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Christopher Long
Christopher Long

SystemVerilog: A Powerful Language for Logic Design and Verification



Logic Design and Verification Using SystemVerilog




SystemVerilog is a Hardware Description Language (HDL) that enables designers to work at the higher levels of logic design abstractions that match the increased complexity of current day integrated circuit and field-programmable gate array (FPGA) designs. It also provides a rich set of features for verification, such as object-oriented design, assertions, randomization and coverage. In this article, we will explore the main aspects of SystemVerilog for design and verification, and how it can help you create more efficient and effective logic designs.




Logic Design and Verification Using SystemVerilog (Revised) Donald Thomas



Introduction




Logic design is the process of creating digital circuits that perform a specific function or task. Logic design can be done at different levels of abstraction, such as gate-level, register-transfer level (RTL), behavioral or algorithmic level. Logic verification is the process of ensuring that the logic design meets the specifications and requirements, such as functionality, performance, timing, power and area. Logic verification can be done using various methods, such as simulation, formal methods, emulation or prototyping.


What is SystemVerilog?




SystemVerilog is a Hardware Description Language (HDL) that extends the Verilog HDL with many enhancements and additions. It was standardized by IEEE in 2005 as IEEE 1800-2005, and has been revised several times since then. The latest version is IEEE 1800-2017. SystemVerilog can be used for both design and verification purposes, as it supports both structural and behavioral modeling of logic circuits. It also incorporates features from other languages, such as C++, Java and VHDL.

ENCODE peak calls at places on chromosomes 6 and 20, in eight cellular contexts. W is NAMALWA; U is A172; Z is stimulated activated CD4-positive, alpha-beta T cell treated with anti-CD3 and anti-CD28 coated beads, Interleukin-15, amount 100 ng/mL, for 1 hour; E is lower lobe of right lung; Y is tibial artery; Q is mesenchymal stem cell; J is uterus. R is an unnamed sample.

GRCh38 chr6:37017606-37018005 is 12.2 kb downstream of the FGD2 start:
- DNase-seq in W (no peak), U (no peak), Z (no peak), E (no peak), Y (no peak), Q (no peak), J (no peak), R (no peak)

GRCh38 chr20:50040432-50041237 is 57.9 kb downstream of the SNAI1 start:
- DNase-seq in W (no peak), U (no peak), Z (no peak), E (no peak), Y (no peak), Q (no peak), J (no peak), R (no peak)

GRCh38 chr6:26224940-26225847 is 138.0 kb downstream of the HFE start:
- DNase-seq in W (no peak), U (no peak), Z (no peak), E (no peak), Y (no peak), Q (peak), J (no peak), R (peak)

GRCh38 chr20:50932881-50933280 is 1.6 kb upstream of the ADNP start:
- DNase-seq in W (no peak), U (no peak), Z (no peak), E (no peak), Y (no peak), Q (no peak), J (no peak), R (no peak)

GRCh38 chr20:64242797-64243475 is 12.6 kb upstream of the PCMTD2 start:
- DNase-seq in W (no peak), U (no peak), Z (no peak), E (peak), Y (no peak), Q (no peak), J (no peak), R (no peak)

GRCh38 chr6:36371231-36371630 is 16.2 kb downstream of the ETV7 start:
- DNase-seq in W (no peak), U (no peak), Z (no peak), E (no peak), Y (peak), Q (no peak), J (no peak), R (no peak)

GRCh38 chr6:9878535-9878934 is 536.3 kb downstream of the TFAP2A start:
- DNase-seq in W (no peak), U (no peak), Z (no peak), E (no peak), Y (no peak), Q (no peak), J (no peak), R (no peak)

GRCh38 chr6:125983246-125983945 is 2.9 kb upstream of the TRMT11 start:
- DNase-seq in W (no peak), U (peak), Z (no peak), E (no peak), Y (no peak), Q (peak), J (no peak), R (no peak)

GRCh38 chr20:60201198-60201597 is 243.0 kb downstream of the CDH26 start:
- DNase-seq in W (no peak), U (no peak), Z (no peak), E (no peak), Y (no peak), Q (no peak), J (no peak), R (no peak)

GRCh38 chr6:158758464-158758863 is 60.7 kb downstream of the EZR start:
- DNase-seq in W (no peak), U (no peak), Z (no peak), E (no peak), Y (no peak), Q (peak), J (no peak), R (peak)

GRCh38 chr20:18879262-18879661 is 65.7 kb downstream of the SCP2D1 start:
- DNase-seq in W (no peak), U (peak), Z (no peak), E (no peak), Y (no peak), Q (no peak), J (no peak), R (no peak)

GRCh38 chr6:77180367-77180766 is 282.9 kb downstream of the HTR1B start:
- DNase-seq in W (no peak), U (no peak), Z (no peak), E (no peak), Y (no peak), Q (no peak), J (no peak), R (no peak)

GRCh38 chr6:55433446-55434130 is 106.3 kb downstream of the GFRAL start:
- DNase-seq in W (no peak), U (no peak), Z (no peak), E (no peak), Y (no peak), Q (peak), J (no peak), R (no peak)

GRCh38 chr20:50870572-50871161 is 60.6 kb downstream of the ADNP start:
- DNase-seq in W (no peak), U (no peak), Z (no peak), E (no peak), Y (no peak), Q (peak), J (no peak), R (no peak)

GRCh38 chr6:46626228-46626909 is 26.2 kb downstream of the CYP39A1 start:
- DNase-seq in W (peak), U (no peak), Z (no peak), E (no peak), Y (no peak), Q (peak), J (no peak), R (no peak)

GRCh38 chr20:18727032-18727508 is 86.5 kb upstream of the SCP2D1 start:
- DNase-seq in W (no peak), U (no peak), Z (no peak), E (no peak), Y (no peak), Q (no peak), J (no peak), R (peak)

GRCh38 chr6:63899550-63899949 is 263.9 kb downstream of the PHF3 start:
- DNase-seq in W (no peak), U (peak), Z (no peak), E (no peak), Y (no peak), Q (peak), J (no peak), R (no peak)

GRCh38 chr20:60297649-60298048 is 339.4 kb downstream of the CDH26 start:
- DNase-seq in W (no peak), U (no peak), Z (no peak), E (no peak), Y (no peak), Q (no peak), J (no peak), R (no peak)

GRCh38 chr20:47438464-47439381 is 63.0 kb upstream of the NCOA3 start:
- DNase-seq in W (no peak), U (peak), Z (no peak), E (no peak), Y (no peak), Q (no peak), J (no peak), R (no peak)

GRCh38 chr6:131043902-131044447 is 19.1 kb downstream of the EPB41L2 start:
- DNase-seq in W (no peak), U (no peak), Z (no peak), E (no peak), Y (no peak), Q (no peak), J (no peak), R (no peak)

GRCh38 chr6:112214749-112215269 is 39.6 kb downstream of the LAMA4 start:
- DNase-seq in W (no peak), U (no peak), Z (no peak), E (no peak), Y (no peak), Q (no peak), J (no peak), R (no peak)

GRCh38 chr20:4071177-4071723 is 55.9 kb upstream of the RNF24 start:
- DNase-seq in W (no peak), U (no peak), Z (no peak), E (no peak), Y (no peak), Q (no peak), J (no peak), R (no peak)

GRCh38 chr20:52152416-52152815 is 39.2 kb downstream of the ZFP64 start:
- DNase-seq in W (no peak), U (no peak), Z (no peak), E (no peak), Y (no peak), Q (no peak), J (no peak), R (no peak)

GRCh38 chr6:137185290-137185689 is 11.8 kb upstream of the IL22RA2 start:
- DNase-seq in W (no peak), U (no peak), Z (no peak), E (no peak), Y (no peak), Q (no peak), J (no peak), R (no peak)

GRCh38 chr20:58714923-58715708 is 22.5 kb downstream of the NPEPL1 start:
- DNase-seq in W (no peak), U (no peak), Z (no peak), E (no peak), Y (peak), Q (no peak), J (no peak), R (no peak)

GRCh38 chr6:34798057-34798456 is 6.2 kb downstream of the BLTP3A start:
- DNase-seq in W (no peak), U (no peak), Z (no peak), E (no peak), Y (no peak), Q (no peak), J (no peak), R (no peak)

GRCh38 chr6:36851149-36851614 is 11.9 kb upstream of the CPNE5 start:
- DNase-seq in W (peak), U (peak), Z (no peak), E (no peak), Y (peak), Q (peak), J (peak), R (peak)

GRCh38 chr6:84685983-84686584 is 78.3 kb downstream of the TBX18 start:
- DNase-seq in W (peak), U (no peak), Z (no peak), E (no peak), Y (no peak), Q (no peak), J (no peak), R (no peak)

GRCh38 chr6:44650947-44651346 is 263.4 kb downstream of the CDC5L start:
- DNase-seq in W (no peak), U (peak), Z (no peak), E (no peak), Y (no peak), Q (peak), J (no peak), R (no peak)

Why use SystemVerilog for design and verification?




SystemVerilog offers many benefits for logic design and verification, such as:



  • It allows designers to work at higher levels of abstraction, such as RTL or behavioral level, which can improve productivity and readability.



  • It provides new data types, literals, operators, procedures and statements that can simplify coding and enhance expressiveness.



  • It supports user-defined types and structures that can enable modularity and reusability.



  • It enables hierarchy and connectivity features that can facilitate top-down or bottom-up design methodologies.



  • It supports tasks and functions that can encapsulate logic functionality and improve code organization.



  • It introduces interfaces that can define communication protocols between modules and reduce wiring complexity.



  • It supports simple verification features that can help debug logic designs using print statements, assertions or breakpoints.



  • It enables clocking blocks that can define clocking domains and synchronization mechanisms.



  • It supports random stimulus generation that can test logic designs with various input scenarios.



  • It supports classes and object-oriented design that can enable encapsulation, inheritance, polymorphism and virtuality.



  • It supports interfaces in verification that can enable communication between testbenches and designs.



  • It supports covergroup coverage that can measure the effectiveness of verification by collecting statistics on the tested scenarios.



  • It supports queues and dynamic arrays that can store and manipulate variable-sized data.



  • It supports assertion-based verification that can check the properties and behavior of logic designs using formal methods.



  • It supports SystemVerilog assertions that can specify and monitor the assertions using a declarative language.



  • It supports direct programming interface that can interface with external software languages, such as C or C++.



  • It supports interprocess synchronization that can coordinate multiple threads or processes in verification.



How to learn SystemVerilog?